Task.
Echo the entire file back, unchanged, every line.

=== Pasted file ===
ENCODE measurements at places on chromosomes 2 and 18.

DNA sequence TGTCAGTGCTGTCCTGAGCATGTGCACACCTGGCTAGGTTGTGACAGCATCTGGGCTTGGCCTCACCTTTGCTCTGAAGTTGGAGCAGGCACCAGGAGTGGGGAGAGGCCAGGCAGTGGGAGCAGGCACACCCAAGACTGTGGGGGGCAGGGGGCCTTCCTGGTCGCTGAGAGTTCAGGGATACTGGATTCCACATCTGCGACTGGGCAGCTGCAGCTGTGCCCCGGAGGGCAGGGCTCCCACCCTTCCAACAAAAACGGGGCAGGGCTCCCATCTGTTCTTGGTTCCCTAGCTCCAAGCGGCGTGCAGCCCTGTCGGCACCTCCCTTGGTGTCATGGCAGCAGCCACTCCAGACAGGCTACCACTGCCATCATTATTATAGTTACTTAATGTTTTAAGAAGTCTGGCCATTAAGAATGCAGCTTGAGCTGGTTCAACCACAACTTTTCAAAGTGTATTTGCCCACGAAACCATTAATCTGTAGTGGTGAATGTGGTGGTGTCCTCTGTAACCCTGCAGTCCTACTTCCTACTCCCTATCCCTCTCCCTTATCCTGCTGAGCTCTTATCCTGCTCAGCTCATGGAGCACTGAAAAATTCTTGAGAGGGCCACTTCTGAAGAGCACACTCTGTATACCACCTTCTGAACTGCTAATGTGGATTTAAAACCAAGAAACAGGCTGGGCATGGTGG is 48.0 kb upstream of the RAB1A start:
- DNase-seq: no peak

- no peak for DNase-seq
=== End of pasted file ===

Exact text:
ENCODE measurements at places on chromosomes 2 and 18.

DNA sequence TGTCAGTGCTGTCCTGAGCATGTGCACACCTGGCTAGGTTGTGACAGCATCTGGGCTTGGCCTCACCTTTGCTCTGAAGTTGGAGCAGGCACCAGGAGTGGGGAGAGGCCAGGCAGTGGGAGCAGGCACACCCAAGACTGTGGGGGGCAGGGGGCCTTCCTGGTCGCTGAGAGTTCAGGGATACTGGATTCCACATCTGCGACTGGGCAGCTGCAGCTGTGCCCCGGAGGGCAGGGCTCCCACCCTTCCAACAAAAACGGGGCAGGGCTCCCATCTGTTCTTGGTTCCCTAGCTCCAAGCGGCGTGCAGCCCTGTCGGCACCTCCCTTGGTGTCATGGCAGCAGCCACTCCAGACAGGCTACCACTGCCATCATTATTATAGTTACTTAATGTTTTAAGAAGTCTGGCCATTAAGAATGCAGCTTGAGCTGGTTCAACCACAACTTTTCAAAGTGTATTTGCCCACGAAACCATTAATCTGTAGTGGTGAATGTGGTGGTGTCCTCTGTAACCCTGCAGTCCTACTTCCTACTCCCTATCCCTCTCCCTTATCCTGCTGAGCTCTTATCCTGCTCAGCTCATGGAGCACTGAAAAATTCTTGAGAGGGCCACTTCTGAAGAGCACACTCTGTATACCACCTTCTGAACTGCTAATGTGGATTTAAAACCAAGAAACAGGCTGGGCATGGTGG is 48.0 kb upstream of the RAB1A start:
- DNase-seq: no peak

- no peak for DNase-seq